By John Holloway
Republished here with the kind permission of The Stronsay Limpet
There have been very few unusual sightings during the last month – two or three brief views of both Woodcock (daytime) and Long-eared Owl (after dark), the former per-haps the most expected as they often appear here during snow where the ground may not be frozen – unlike the bigger land-masses nearby where there may be heavy frosts – not ideal for probing their long bills into the soil. The party of Goldfinches seen by Brian and Christine towards the end of last year were seen again at Cliffdale on 26th January.
There have been encouraging numbers of waders and duck reported in February, in-cluding a sizeable flock of Pintail on the Meikle Water (Donald Omond). Whooper Swan numbers have been small and sightings few and far between.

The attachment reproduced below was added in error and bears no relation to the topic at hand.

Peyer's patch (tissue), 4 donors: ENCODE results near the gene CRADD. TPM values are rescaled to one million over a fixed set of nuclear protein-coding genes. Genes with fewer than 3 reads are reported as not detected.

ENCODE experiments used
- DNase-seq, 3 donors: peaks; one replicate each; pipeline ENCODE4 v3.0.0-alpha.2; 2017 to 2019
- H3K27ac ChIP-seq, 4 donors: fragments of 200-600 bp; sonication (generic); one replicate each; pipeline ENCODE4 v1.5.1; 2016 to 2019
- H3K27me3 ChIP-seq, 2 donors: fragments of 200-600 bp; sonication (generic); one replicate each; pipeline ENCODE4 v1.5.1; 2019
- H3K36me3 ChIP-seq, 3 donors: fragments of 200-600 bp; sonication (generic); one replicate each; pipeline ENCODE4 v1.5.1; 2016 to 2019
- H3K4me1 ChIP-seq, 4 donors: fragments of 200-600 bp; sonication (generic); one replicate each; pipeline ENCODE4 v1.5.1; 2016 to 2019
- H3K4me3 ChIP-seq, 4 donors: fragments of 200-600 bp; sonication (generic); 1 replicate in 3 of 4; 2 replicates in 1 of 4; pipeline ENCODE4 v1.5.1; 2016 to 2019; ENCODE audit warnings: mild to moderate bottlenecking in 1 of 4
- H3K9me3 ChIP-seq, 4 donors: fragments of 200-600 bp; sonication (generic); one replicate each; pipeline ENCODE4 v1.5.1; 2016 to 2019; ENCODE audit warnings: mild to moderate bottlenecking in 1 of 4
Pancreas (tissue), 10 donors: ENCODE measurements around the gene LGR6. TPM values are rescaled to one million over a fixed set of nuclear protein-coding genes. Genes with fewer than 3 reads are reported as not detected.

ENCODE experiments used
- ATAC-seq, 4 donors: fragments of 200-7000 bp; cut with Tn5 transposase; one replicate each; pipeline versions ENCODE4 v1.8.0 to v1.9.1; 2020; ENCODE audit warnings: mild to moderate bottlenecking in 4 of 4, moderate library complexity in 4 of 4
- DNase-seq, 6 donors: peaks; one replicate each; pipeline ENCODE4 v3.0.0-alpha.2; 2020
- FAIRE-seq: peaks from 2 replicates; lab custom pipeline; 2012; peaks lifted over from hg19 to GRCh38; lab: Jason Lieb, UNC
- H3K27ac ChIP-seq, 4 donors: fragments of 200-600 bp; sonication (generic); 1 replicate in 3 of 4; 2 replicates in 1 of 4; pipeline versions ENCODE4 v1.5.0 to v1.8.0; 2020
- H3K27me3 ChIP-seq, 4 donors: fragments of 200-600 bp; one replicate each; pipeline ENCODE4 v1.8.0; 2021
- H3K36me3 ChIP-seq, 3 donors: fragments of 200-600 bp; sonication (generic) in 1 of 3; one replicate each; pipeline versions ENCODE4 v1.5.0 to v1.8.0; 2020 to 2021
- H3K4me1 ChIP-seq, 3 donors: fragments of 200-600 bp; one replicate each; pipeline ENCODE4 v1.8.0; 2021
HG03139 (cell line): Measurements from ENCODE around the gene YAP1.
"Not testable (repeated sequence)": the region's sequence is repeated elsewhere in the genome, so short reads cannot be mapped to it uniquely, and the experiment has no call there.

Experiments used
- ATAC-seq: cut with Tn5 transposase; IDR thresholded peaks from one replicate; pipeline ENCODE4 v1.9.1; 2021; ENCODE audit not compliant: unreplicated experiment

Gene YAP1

During the short spell of snow, dozens of Snipe were recorded – particularly along the roadside ditches.
Ravens have been seen in well-above-average numbers and Shelduck have been building up at the Bu Loch since late January – the figure had risen to 15 by 21st Feb.
Oystercatchers too have been arriving, with a sharp jump in numbers at the end of January/early Feb. Donald Omond saw 2 (Greenland) White-fronted Geese on 1st Feb and an Iceland Gull flying past Bomasty Bay the same day.
The over-wintering Water Rail has been present and seen regularly by Ant and Clare in the garden at Gesty Dishes. Also seen during the icy spell were small parties of Reed Buntings (total 10-12 birds) and a flock of 14 drake Shoveller resting close to the shore in Lower Whitehall on 12th Feb. Birds of prey have been seen as irregularly as ever – Hen Harrier the most common, followed by Merlin, Sparrowhawk and Peregrine.
SOME OF THE MOST STRIKING BIRDS FOUND BY STRONSAY RESIDENTS OVER THE YEARS.
Keep a look-out for more this year!
Related story: Winter on Stronsay: A ‘look-back’ by John Holloway